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The Believer and God's Holy Law
by Don Fortner

Those who tell us that believers are under law as a rule of life have a hard time proving their position from the New Testament. This is because every statement about the believer and the law in the entire New Testament asserts exactly what Paul says in Romans 6:14 - 'ye are not under the law'!

If you are a believer, if you trust Christ, you are not under the law for justification, for sanctification, for holiness or for any other reason. This is the teaching of the New Testament. It is simply wrong for Christian ministers and teachers to bind believers to the law as a rule of life and conduct. Such doctrine might help church leaders control their wayward members in much the same way as a goatherd tries to fence in his goats. However, it is not the liberating message of the gospel and we need to get the law-gospel distinction clear in our minds.

Those who treasure the liberty of grace do not for one moment say that the law of God is evil. The Word of God does not teach that, nor does any child of God believe it (1 Timothy 1:8-9). On the contrary, the law of God is holy, just and good. It would be well if all men lived in conformity to the law's commands, in both outward practice and inward principle. The law was ordained of God and is in some measure used by all civil governments to protect society from those who would otherwise have no respect for the rights, property, and lives of others.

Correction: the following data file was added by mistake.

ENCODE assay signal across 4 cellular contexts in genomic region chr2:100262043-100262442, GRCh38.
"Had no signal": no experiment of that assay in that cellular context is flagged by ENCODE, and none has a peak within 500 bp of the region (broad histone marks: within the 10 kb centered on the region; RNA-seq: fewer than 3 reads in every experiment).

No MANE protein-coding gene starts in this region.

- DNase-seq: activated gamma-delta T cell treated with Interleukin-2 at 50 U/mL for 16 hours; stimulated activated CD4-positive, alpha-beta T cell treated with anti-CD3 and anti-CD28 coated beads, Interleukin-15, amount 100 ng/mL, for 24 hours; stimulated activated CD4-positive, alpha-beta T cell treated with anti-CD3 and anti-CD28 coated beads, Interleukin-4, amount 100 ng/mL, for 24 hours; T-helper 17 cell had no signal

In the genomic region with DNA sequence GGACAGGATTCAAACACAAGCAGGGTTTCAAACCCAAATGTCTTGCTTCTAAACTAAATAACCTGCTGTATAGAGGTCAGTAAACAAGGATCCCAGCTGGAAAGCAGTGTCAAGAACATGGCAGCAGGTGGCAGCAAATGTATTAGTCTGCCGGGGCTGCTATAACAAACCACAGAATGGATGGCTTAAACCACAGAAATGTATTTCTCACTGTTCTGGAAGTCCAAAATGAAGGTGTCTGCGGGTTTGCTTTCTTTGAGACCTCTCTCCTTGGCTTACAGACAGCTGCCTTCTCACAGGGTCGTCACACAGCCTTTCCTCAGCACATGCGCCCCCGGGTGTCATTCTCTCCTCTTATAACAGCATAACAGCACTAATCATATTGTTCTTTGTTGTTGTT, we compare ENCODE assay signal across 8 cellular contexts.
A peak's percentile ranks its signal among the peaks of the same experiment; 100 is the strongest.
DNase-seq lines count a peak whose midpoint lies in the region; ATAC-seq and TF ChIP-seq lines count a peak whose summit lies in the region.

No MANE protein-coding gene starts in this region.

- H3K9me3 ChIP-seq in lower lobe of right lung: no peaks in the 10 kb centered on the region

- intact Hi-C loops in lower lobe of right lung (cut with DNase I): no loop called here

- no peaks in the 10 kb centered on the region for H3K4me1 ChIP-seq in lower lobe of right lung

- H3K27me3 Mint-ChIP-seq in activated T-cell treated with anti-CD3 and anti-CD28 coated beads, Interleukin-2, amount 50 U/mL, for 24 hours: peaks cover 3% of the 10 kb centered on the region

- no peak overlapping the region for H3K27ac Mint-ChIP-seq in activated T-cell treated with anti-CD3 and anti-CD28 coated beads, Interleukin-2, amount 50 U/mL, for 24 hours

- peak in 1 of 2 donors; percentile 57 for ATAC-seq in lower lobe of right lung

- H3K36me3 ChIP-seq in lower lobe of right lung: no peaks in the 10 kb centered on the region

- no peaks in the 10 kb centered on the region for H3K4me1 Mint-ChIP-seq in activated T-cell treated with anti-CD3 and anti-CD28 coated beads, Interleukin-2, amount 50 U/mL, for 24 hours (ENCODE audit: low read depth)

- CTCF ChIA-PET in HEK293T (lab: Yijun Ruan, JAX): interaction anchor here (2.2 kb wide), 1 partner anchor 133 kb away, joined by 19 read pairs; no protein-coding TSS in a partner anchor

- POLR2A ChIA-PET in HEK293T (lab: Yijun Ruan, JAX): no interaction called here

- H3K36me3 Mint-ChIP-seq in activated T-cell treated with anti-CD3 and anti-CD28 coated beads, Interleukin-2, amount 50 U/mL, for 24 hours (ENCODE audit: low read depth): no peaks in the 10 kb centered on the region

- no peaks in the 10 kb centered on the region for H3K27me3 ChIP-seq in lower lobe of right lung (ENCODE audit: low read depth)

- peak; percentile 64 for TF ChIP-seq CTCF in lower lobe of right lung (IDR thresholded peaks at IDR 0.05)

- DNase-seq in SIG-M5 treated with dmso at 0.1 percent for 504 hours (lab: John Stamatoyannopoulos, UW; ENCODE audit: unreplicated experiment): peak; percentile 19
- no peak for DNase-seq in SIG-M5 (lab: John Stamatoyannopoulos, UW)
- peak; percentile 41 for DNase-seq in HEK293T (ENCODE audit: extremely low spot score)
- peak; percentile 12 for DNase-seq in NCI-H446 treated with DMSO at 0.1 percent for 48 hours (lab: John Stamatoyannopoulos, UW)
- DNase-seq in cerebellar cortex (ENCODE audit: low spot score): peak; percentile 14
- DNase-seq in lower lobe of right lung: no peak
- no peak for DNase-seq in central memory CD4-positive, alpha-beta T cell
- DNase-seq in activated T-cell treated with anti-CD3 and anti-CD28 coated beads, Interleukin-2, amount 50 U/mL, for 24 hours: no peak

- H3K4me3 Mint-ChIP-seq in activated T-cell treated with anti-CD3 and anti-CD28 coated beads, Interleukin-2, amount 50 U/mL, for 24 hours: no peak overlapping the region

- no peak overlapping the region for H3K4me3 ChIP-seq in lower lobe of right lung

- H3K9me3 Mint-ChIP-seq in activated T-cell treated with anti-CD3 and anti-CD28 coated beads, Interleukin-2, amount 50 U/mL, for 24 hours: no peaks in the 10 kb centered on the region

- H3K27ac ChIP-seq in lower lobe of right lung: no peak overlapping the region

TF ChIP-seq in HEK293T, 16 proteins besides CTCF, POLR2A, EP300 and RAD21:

The Word of God does not teach that we are free to break the law. A believer is not free to break the law, nor does he desire to be. God's commandments are not grievous to those who believe (1 John 5:1-3). They are not like a dead weight we drag around or like a piece of elastic we struggle against, always straining to stretch it as far as we can without actually breaking it. In fact, if we could, we would love God with all out hearts. If we could, we would love our neighbour as ourselves. But we do not have the ability to do so.

Christ, the end of the law

The Word of God does, most emphatically, teach that in Christ the believer is entirely free from the law, and for this simple reason 'Christ is the end of the law for righteousness to everyone that believeth' (Romans 10:4). We have been crucified with Christ, we are 'become dead to the law by the body of Christ' (Romans 7:4). Consequently there is no sense whatsoever in which it may be said that the believer is 'under the law' as a rule of life.